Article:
A sudden rush
of unease made her pause. She would never admit her fear of these
Normans and their dark, unsmiling leader. Something about him closed
her throat like a stoppered barrel whenever she looked into his eyes.
She was afraid of him, not as a conquered Saxon, but as a woman. Never
before had she been so aware of a man. How strangely alive she felt
inside her skin when he looked at her.
But she would fight him, nonetheless.
She realized suddenly how often she mentioned pigs and Normans in
the same breath. Well, so they were pigs. Greedy for lands, which
to them were merely the spoils of war. A hot knife sliced into her
midsection. To the Normans, Belven keep and the village and the fields
and woods and meadows surrounding it represented nothing but a prize
to be plundered. To the Saxons, Belven was their livelihood.
"How long has your father been ailing, lady?" said a low voice at
her shoulder. The tall Norman had descended the staircase so silently
she jumped at his question.
"Long enough to be left in peace," she said shortly.
"For that, I am sorry."
She turned slowly to find his once stony grey eyes had turned to velvet.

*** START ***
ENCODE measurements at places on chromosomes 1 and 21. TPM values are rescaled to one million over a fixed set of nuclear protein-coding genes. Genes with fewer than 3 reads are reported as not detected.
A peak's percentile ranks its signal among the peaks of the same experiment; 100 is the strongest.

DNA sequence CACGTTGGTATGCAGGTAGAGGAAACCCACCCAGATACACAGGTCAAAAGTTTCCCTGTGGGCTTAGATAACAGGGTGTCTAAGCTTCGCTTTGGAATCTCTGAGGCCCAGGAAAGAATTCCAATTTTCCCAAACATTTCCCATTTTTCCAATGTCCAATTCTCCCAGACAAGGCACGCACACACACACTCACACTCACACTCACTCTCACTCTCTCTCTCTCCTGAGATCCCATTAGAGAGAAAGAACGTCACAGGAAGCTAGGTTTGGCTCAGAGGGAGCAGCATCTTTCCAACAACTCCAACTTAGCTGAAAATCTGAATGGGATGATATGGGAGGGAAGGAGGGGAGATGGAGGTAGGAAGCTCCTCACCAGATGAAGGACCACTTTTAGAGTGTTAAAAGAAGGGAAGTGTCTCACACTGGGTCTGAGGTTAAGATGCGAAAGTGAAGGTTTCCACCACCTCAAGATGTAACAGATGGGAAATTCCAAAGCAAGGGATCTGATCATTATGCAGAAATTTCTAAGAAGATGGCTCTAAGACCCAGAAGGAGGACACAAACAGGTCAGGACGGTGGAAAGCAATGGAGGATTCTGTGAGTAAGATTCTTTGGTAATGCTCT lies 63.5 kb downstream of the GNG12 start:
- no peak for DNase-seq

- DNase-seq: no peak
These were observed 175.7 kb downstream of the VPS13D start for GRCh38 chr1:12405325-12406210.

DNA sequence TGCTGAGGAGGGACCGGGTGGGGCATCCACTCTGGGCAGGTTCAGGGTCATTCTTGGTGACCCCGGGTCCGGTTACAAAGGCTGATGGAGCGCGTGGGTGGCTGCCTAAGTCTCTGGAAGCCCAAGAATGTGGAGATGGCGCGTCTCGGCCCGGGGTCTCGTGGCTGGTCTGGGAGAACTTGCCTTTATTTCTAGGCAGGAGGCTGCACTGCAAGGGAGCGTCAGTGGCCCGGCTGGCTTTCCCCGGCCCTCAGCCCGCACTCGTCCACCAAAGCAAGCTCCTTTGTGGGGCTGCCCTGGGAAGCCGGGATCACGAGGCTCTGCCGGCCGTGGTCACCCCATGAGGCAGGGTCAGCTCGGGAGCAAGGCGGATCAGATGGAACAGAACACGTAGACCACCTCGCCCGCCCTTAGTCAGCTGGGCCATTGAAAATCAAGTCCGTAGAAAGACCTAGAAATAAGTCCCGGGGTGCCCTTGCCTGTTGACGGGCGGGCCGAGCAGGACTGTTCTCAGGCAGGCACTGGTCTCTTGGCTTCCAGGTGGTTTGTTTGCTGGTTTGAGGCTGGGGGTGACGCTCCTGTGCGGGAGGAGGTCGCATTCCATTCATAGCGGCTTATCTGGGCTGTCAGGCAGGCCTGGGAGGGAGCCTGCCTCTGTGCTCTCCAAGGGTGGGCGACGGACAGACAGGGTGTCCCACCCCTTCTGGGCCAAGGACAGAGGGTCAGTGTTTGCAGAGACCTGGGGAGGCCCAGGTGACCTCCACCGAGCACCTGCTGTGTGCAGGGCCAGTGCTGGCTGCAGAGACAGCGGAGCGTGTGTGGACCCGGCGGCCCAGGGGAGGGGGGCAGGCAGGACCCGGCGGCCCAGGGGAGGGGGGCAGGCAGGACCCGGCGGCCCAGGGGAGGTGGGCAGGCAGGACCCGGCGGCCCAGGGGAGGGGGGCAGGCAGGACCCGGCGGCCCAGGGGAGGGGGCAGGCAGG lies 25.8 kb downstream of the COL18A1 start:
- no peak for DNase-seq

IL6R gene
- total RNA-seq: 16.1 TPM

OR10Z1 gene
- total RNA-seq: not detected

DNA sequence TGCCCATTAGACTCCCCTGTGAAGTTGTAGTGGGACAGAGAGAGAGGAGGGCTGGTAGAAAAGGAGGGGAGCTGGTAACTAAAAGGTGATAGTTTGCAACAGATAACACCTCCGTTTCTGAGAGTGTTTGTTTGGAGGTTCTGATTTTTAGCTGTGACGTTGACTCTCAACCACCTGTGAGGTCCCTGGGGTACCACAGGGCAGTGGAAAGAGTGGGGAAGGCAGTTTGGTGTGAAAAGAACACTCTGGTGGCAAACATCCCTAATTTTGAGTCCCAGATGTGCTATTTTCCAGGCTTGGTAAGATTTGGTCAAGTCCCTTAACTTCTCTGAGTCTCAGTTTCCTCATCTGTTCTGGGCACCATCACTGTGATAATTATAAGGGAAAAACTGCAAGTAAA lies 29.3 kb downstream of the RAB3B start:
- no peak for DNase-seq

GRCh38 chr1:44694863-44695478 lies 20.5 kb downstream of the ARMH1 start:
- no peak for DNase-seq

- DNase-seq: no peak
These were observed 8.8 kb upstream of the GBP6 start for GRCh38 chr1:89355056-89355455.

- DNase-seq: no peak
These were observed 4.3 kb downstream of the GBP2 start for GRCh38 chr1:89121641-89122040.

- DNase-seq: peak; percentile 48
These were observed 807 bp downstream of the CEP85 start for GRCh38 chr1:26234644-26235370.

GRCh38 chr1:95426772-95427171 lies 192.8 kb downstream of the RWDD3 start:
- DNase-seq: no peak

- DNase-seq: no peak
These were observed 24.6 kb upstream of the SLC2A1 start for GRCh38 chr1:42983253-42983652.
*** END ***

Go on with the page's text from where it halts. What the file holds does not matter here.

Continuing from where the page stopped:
Her heart thudded inside her chest. Despite her sudden unease, she
blurted a question. "What were you doing upstairs?"
"That is not your business, demoiselle."
"But it is my business. This is my- " She caught herself just in time.
Belven was her home no longer.
"To answer your question, lady, I was inspecting the upper floors."
She propped her hands on her hips. "Inspecting? Inspecting for what?"
His dark eye brows lowered, and her pulse skittered. "Inspecting the
chambers above. For myself I chose the largest, with shuttered windows
and a large fireplace."
Edra stopped breathing. "Not my father's chamber! Choose another."
His silver eyes hardened into a long, considering look. "Have you
Edra dropped her arms. "No! Leave my father be. He is . . . "
"Old," the knight finished. "And weak. I would not displace him."
"I am grateful for that," she said through gritted teeth. "Though
I wish God would rot your Norman heart!"
His lips curved into a smile and again her breath stopped. But his
eyes turned cold and hard. "Do not push me, lady. I do not bargain
for what I own already."
God save her, he was right. She kept forgetting-willfully, in truth-that
Belven now belonged to him. From now on she had no rights in this
Jesu, what would happen to her now? As a woman, she was vulnerable.
He could force a marriage, or slavery, or even worse upon her. He
could even take her against her will. He could . . . do whatever he